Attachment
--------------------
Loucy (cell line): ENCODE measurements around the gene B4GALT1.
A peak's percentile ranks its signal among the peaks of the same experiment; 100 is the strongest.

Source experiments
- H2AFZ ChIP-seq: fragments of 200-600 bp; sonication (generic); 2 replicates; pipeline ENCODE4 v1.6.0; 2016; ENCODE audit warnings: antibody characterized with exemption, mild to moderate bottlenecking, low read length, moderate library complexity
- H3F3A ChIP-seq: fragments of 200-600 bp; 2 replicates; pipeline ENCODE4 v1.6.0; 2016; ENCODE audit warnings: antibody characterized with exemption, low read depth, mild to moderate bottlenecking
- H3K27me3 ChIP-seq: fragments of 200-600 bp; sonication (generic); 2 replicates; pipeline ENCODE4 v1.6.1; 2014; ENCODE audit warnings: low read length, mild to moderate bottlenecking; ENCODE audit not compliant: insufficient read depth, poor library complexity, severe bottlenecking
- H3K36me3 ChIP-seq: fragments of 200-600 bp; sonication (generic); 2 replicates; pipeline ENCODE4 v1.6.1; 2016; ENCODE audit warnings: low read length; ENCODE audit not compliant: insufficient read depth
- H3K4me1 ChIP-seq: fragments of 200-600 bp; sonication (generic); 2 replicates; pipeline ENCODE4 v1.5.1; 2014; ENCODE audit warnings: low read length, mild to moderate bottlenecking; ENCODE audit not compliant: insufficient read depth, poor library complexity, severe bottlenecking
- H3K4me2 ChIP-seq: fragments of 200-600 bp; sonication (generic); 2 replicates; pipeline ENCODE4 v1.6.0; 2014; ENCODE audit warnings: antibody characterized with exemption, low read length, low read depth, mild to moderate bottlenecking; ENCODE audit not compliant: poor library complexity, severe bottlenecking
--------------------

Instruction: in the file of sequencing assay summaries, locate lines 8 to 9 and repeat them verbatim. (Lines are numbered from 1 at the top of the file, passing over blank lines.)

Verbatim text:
- H3K4me1 ChIP-seq: fragments of 200-600 bp; sonication (generic); 2 replicates; pipeline ENCODE4 v1.5.1; 2014; ENCODE audit warnings: low read length, mild to moderate bottlenecking; ENCODE audit not compliant: insufficient read depth, poor library complexity, severe bottlenecking
- H3K4me2 ChIP-seq: fragments of 200-600 bp; sonication (generic); 2 replicates; pipeline ENCODE4 v1.6.0; 2014; ENCODE audit warnings: antibody characterized with exemption, low read length, low read depth, mild to moderate bottlenecking; ENCODE audit not compliant: poor library complexity, severe bottlenecking